This nuance speaks to a gracious attitude, unassertive interactions, a genuine kindness, and a gentleness to all.

This is evidenced in our kindly countenance, cheerful and encouraging speech, welcoming mannerisms and body language, careful and gracious responses.

There are some people in this life who have the incredible ability to disarm explosive situations. Their responses, behaviour, and submissive attitude render their enemies powerless.

This immediately brings 1 Peter 3:1-4 to my mind:

Likewise, wives, be subject to your own husbands, so that even if some do not obey the word, they may be won without a word by the conduct of their wives, when they see your respectful and pure conduct. Do not let your adorning be external—the braiding of hair and the putting on of gold jewelry, or the clothing you wear—but let your adorning be the hidden person of the heart with the imperishable beauty of a gentle and quiet spirit, which in God’s sight is very precious.

Now the danger is to make this truth exclusive to the women and wives in the room, but this is not to be the case.

Men, we are to have a sweetness of disposition too. This is not what the world teaches, but it is what the Scripture teaches. We need to be active in affection.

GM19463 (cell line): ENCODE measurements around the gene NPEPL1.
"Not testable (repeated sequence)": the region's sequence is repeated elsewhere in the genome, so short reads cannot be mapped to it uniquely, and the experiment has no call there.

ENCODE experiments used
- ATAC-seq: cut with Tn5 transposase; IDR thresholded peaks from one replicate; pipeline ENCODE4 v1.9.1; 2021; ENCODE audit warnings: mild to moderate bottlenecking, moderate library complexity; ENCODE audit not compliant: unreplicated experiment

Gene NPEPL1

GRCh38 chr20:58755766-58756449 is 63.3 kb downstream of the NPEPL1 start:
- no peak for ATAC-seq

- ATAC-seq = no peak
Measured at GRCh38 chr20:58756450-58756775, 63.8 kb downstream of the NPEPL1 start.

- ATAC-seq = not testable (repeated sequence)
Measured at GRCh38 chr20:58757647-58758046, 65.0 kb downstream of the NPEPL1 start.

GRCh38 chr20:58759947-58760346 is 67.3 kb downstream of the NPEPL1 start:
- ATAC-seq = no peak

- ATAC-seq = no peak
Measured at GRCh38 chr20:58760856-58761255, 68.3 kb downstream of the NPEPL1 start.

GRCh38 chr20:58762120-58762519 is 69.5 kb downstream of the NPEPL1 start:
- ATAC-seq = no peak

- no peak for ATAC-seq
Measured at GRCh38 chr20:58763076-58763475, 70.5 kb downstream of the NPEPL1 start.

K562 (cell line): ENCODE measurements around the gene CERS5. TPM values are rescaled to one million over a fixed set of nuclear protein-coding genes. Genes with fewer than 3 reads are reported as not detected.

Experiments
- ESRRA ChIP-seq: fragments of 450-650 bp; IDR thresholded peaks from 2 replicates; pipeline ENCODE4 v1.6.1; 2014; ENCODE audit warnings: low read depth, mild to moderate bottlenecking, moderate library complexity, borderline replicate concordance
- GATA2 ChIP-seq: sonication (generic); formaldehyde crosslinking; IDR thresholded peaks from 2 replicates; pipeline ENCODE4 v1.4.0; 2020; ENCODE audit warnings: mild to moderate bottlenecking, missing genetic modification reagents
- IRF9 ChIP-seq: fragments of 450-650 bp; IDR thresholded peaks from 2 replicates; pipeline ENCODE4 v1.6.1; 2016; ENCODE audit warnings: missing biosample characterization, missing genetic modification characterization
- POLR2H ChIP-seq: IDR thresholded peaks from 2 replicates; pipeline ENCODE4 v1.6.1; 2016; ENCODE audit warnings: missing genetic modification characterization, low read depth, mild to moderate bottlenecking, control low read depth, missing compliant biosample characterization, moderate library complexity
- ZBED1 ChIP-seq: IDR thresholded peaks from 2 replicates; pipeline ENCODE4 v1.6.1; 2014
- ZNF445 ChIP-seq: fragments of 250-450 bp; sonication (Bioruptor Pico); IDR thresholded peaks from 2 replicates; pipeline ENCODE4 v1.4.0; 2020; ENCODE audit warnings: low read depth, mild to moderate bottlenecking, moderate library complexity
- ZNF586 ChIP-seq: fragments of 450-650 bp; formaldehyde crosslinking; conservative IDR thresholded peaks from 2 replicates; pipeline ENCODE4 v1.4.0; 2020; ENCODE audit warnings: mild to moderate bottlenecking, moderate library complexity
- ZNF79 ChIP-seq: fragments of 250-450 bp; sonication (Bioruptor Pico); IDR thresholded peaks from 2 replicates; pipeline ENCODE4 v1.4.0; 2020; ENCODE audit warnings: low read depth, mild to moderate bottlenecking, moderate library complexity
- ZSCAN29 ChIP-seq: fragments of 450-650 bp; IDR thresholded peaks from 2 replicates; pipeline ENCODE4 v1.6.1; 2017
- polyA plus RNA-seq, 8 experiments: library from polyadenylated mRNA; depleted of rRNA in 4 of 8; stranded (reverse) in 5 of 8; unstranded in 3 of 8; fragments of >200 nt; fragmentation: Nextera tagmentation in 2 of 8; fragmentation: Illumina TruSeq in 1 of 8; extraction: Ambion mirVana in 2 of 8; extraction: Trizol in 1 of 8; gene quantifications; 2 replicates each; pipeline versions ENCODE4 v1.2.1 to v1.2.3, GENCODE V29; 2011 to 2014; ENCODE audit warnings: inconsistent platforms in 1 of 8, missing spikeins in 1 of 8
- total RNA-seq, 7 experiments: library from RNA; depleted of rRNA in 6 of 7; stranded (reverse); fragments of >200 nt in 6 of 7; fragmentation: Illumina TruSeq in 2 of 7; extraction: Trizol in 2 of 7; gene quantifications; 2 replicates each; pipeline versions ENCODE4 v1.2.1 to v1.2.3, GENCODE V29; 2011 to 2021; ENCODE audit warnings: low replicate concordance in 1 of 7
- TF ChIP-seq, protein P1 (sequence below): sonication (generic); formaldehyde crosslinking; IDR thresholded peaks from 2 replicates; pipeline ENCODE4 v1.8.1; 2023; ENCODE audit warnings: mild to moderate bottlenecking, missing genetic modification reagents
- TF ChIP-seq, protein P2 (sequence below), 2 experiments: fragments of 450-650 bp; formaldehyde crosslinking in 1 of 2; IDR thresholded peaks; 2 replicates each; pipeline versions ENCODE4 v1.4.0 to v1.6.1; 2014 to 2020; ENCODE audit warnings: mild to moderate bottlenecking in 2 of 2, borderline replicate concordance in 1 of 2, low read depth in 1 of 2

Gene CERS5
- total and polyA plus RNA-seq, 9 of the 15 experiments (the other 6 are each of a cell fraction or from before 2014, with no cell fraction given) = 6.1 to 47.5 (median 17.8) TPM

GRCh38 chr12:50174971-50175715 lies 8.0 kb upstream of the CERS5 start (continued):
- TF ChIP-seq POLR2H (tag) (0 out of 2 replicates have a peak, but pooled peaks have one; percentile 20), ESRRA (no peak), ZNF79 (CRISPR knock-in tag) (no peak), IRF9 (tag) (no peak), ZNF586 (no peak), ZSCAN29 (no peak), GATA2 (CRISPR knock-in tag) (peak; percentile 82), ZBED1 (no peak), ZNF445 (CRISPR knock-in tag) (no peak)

1. Smile and laugh often. Practice this!
  2. Operate with gentleness, tenderness, graciousness.
  3. Watch carefully how we interact, what we are saying with out bodies (body language), the tone and manner of our speech.
  4. You don’t have to be noticed in the room. Anonymity in this regard is good.
  5. Don’t hide your personality, but guard yourself from anything that would rob you of a sweetness in disposition.


Governance over Passions

“Let your governance over your passions be known to everyone.” Philippians 4:5

The King James translation says, “Let your moderation be known unto all men.”

This particular shade of meaning speaks of a soberness of living, freedom from excesses, self- control, and a general balance throughout life.

The Bible has quite a bit to say about this category:

Proverbs 25:28 A man without self-control is like a city broken into and left without walls.